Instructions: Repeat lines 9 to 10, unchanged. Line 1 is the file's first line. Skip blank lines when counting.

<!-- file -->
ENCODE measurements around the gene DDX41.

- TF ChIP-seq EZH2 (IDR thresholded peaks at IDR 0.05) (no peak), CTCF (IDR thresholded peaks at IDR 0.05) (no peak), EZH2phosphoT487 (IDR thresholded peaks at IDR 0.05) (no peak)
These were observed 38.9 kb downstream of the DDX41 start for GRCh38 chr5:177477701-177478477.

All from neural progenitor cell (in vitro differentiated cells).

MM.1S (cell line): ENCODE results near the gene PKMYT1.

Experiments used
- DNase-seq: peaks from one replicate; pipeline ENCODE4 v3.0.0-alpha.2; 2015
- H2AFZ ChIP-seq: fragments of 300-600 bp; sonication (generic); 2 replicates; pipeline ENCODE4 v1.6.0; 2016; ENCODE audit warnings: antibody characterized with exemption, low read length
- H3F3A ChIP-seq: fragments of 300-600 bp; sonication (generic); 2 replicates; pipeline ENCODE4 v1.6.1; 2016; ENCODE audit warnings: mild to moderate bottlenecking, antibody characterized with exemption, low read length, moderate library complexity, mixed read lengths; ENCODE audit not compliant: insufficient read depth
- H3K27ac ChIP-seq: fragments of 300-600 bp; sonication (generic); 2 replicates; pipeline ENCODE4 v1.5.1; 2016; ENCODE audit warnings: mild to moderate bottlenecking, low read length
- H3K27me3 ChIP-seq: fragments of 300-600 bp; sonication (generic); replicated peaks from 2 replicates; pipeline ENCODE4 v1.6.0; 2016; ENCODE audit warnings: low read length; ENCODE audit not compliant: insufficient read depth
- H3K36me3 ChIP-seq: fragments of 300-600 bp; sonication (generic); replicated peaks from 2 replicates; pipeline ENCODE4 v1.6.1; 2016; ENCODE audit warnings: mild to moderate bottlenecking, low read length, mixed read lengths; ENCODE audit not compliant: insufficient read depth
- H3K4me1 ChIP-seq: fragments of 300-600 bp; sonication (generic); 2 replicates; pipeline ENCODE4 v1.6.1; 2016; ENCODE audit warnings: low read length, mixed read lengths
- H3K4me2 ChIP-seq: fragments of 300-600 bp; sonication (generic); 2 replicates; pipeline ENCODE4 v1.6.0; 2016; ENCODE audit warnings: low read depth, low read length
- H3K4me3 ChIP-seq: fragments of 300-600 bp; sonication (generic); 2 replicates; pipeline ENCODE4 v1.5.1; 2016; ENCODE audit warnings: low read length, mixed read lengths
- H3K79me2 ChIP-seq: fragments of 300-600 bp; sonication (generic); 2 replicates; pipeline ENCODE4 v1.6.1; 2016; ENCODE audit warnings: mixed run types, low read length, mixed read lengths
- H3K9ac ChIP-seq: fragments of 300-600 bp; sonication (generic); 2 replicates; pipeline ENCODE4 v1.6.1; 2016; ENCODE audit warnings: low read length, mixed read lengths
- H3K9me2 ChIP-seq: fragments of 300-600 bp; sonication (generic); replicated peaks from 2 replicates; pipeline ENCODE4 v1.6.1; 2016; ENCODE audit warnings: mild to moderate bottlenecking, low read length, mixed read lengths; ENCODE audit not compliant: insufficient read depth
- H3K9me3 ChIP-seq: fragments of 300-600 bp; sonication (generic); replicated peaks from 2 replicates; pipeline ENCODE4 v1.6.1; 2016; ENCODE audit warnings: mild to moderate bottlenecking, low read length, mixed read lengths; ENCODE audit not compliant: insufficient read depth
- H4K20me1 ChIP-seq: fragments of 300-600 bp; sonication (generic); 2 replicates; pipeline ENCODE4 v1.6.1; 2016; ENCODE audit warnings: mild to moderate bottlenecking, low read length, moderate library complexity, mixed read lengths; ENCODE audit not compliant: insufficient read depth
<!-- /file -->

- H3F3A ChIP-seq: fragments of 300-600 bp; sonication (generic); 2 replicates; pipeline ENCODE4 v1.6.1; 2016; ENCODE audit warnings: mild to moderate bottlenecking, antibody characterized with exemption, low read length, moderate library complexity, mixed read lengths; ENCODE audit not compliant: insufficient read depth
- H3K27ac ChIP-seq: fragments of 300-600 bp; sonication (generic); 2 replicates; pipeline ENCODE4 v1.5.1; 2016; ENCODE audit warnings: mild to moderate bottlenecking, low read length